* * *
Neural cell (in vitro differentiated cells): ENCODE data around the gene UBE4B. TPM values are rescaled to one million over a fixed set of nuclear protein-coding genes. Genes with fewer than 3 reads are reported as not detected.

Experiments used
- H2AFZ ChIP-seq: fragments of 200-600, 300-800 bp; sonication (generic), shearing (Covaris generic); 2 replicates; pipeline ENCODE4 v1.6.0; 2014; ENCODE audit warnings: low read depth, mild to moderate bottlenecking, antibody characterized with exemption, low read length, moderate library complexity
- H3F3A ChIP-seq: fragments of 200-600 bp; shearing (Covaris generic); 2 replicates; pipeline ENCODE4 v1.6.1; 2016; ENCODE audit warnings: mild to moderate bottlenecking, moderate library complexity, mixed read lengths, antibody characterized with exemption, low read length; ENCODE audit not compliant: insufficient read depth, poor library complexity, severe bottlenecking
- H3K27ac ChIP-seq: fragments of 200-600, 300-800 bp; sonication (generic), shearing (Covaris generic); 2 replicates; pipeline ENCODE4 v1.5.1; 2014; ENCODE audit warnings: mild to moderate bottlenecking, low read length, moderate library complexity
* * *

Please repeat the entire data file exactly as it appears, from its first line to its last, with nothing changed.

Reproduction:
Neural cell (in vitro differentiated cells): ENCODE data around the gene UBE4B. TPM values are rescaled to one million over a fixed set of nuclear protein-coding genes. Genes with fewer than 3 reads are reported as not detected.

Experiments used
- H2AFZ ChIP-seq: fragments of 200-600, 300-800 bp; sonication (generic), shearing (Covaris generic); 2 replicates; pipeline ENCODE4 v1.6.0; 2014; ENCODE audit warnings: low read depth, mild to moderate bottlenecking, antibody characterized with exemption, low read length, moderate library complexity
- H3F3A ChIP-seq: fragments of 200-600 bp; shearing (Covaris generic); 2 replicates; pipeline ENCODE4 v1.6.1; 2016; ENCODE audit warnings: mild to moderate bottlenecking, moderate library complexity, mixed read lengths, antibody characterized with exemption, low read length; ENCODE audit not compliant: insufficient read depth, poor library complexity, severe bottlenecking
- H3K27ac ChIP-seq: fragments of 200-600, 300-800 bp; sonication (generic), shearing (Covaris generic); 2 replicates; pipeline ENCODE4 v1.5.1; 2014; ENCODE audit warnings: mild to moderate bottlenecking, low read length, moderate library complexity